After living in New York all my life, I made a lifelong dream come true in 2005 and moved to Paris. When I got there, I’d retired from my catering business in New York and was looking for something new to do. I started to read about this new online craze, the blog. I surfed many blogs and discovered this new world of plain folks like me, most of them not professional writers, sharing their personal stories, passions, and expertise in a new format. Also, I read about how to make money with a blog via advertising, books, being spokespersons, and writing for other publications.
I was intrigued by this new world and decided to start my own blog — www.eyepreferparis.com, an insider’s guide to Paris for people visiting the city. I focused on writing about interesting, off-beat non-touristy things to do, including food, art, culture, museums, theater, restaurants, hotels, and shopping. The blog took off quickly. I had a few advertisers within a year and made some money from my Google ads.
However, it was not enough of an income to make a living. Since I was gaining credibility from my blog as an expert on things to do in Paris, people trusted I knew what I was talking about.
During the first year I was living here, many friends and family came to visit. Now that I was a so-called “Paris expert,” they asked me to show them around, especially places I had written about on the blog or insider places only locals knew.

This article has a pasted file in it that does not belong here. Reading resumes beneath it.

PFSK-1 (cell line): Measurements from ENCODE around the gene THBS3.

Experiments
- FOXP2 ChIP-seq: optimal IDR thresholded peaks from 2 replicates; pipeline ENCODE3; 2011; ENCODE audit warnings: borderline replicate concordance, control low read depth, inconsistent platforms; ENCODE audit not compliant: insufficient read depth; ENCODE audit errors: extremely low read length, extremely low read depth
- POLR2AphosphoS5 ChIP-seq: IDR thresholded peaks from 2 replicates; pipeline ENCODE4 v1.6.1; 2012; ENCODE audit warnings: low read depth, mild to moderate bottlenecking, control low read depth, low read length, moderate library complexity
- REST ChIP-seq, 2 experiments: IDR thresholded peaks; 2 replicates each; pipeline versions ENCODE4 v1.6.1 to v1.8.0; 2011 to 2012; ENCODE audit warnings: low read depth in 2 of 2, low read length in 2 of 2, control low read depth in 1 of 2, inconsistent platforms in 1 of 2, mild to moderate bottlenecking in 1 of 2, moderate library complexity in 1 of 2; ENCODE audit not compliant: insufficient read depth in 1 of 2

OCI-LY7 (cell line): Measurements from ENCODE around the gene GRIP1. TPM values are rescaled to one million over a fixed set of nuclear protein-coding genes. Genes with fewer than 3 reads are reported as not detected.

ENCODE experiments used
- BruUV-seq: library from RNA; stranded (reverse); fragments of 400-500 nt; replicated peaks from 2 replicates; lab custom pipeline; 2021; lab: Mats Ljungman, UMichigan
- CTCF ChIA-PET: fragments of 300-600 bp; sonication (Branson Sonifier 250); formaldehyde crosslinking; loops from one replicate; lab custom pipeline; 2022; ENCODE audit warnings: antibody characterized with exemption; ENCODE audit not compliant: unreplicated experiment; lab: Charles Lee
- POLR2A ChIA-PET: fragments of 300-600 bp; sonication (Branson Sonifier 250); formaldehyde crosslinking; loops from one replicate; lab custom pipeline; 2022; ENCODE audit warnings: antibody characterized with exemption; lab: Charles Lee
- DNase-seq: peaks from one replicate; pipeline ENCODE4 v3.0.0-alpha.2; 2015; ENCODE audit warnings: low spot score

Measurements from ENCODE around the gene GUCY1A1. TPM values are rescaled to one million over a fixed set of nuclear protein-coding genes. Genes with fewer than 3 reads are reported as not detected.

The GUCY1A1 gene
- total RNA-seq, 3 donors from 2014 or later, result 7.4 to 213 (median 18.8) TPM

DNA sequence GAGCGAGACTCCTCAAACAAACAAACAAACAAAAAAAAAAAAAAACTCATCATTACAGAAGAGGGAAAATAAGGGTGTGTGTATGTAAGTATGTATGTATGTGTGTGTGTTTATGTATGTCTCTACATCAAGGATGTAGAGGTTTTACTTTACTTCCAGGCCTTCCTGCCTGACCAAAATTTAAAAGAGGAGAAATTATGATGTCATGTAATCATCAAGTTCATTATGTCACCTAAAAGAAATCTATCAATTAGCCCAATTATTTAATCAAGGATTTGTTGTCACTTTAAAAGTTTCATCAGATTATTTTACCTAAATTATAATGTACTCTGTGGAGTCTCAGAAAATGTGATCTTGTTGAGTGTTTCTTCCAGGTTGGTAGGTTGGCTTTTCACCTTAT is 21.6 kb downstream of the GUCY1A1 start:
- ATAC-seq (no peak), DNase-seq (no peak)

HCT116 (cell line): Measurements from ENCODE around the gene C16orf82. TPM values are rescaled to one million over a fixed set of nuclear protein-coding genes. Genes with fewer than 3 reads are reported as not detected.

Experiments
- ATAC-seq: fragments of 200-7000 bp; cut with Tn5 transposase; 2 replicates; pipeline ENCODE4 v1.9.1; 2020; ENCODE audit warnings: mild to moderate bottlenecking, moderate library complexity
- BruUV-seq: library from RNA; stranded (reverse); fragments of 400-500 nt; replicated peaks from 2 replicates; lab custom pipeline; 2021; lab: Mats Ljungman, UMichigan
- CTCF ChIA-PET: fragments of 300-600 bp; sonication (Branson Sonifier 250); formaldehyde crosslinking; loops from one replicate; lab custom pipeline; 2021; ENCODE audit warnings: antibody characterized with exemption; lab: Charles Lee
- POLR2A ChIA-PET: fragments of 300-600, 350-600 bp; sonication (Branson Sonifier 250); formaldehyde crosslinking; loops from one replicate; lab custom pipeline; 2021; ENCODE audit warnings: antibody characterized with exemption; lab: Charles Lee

After doing this a number of times and having great fun sharing my beautiful city, I came up with the idea of starting private, insider Paris tours, similar to the ones I did with my friends and family. I then realized I had the perfect built-in marketing platform, my blog.
I named the tours with the same name as my blog, www.eyepreferparistours.com, which helped strengthen my brand.
One of the ways I marketed myself was by putting a blurb about my tours on the bottom of each blog post and part of the blurb stated that many of the places and things I wrote about on the blog would be on the tours.
I launched my tours in January 2007 and booked my first tour 10 days later. By September of 2007, I was consistently booking 12 to 15 tours every month and earning approximately $3,500 to $4,000 per month from the tours.
In later years, I added cooking classes to the menu and, on my strongest months I’ve made over $5,000.
Many clients started off as blog readers. And, these days, it happens frequently that readers who have never met me, and who have not taken my tours before, recommend me to their friends and colleagues, just by the fact they read and know me from my blog.
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